Words: Isabel Añino Granados
Image Credits: Open Source
Reading Time: 1.5 minutes

Between 26 and 28 May 2016, Isabel Añino Granados attended the 5th European Collaborative Practice Conference in Amsterdam.

“Generosity and compassion are virtues I never thought to be graspable through the senses. However this is what I have experienced by attending this congress organised by the Dutch Association of Collaborative Professionals (VvCP). One could see it in the faces, hear it in the tune of the voices and smell it in the air of sharing and happiness that surrounded us during the whole event.

As a practising lawyer I have never experienced anything similar along my career. In all the workshops I took part and in the talks we listened to, the main question was, what do we need to change in the exercise of our profession to favour people (in this case our clients) The main concern was about how to develop the best strategies to be able to identify client’s real needs, how to be able to really listen to them, and pay careful attention to be able to help them throughout their process of divorce or in negotiations of any kind.

One of the key aspects that was highlighted to be very satisfactory for all the parts involved in such processes, was the collaboration between professionals from different backgrounds such as lawyers, psychologists, coaches and financial advisors. Collaboration offers support not only to the clients but also to the professionals themselves. This way they get to see the case from another perspective. For the collaborative professionals, the clients play the main role. The professionals see themselves as a guide, a companion who support the clients to find the way towards the most appropriate and satisfactory solution. Every case, every solution is unique as so human beings are.

Another key aspect was the active search for other fields and other practices to complement and nourish professionals in the development of their daily work. In the case of the lawyers, we are known for our systematic, analytical and rational way of thinking. This approach was left aside to give way to imagination, emotions and the understanding of our body as a system, seeing it as a whole to come to new insights and understandings. We were introduced to some aspects of Eastern philosophy and we used some Kung fu techniques in order to transform the energy within a negotiation. We were also invited to experience meditation as a way of being able to transmit a peaceful and balanced attitude during negotiation but also to recover from difficult or blocking situations.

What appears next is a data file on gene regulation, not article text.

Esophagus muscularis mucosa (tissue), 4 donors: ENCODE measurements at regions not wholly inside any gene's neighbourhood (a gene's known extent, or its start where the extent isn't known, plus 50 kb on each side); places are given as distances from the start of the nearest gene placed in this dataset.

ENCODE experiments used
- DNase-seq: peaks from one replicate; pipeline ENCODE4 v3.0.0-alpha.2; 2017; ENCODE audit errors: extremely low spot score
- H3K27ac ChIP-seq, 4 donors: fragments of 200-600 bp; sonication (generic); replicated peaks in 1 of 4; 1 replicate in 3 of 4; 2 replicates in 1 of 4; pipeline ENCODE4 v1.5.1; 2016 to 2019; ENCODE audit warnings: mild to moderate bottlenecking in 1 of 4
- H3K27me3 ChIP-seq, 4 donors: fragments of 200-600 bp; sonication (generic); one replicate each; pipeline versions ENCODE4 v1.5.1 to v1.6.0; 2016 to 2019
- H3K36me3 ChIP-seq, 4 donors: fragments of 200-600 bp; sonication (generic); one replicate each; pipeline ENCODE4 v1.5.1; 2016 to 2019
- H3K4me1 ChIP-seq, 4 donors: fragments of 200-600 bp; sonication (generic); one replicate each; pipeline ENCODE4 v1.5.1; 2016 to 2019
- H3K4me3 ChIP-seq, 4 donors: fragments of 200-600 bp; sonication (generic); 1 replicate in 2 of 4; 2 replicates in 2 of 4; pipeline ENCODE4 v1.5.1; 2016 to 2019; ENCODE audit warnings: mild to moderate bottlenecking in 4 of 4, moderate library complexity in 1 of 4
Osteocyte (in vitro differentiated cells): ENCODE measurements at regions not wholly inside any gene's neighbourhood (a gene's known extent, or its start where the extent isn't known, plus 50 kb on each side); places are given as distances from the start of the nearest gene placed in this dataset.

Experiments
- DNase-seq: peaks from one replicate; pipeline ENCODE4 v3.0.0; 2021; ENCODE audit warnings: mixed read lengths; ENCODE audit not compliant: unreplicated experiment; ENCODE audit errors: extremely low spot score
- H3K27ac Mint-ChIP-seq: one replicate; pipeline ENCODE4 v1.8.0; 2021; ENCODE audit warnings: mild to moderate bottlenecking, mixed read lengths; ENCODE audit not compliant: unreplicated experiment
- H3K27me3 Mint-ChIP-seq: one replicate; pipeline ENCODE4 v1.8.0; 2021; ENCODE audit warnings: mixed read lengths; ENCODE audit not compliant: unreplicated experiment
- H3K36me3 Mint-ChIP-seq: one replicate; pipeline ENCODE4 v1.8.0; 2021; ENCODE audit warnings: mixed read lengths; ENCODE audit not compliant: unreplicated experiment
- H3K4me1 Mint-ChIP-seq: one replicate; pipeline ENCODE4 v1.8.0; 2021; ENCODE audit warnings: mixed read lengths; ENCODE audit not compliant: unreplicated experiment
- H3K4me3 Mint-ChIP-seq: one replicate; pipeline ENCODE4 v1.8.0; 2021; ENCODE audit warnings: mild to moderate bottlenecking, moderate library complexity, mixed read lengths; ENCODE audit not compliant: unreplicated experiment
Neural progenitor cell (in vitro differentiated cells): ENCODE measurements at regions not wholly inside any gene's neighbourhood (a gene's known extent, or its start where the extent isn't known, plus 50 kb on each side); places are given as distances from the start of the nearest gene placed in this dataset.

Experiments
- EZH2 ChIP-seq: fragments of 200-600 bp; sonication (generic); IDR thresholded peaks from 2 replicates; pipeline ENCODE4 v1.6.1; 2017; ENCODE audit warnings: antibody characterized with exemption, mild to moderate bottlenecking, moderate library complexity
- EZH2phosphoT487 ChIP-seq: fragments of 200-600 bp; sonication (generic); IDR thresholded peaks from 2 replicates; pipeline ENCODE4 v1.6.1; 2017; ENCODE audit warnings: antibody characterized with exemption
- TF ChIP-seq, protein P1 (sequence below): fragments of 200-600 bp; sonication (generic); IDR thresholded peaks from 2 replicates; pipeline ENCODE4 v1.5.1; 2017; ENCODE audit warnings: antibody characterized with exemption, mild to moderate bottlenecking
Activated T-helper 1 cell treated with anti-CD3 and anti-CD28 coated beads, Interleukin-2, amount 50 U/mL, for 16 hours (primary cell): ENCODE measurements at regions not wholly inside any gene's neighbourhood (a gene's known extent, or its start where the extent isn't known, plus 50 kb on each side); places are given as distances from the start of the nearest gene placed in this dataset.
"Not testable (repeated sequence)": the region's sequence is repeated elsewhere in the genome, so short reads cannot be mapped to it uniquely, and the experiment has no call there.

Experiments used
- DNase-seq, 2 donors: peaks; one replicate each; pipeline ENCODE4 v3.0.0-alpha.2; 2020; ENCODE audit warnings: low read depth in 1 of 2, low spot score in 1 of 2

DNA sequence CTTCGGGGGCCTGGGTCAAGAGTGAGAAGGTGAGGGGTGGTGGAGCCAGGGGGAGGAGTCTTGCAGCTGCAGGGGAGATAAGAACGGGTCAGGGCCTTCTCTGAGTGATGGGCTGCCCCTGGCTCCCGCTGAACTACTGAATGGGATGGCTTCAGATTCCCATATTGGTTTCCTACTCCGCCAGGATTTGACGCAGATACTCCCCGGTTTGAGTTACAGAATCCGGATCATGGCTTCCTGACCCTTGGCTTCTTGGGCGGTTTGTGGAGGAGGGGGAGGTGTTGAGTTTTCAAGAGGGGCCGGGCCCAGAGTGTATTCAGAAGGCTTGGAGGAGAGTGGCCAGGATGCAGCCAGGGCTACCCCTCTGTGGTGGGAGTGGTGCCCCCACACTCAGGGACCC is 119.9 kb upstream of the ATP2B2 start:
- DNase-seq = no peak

We were introduced to fascinating approaches such as The Integrative Law Movement which places different ways to practise the legal profession under the same umbrella; ways which are emerging worldwide such as Collaborative Law, Conscious Contracts, Therapeutic Jurisprudence, Earth Law, among others.

We were also introduced to very innovative interdisciplinary academic approaches to Legal Studies such as the one presented by Prof. Dr. Jeanne Gaakeer from the Erasmus University of Rotterdam, who is working on Law and Literature.

The sharing of all these different attitudes, strategies and approaches together with the fact that professionals from many different countries from all over the world were taking part in the congress and, of course, the impeccable organisation of the Dutch team, made this event to an incredibly valuable experience.”

Isabel Añino Granados is a lawyer, artist, entrepreneur and social sculpture practitioner. In 2015, she moved to Oxford to pursue an MA in Social Sculpture which she finished with an artistic process called ‘Conversations with the Planet’. Through this process she confronted the natural order to the legal system by means of a sensorial observation. Read more at about her work here.


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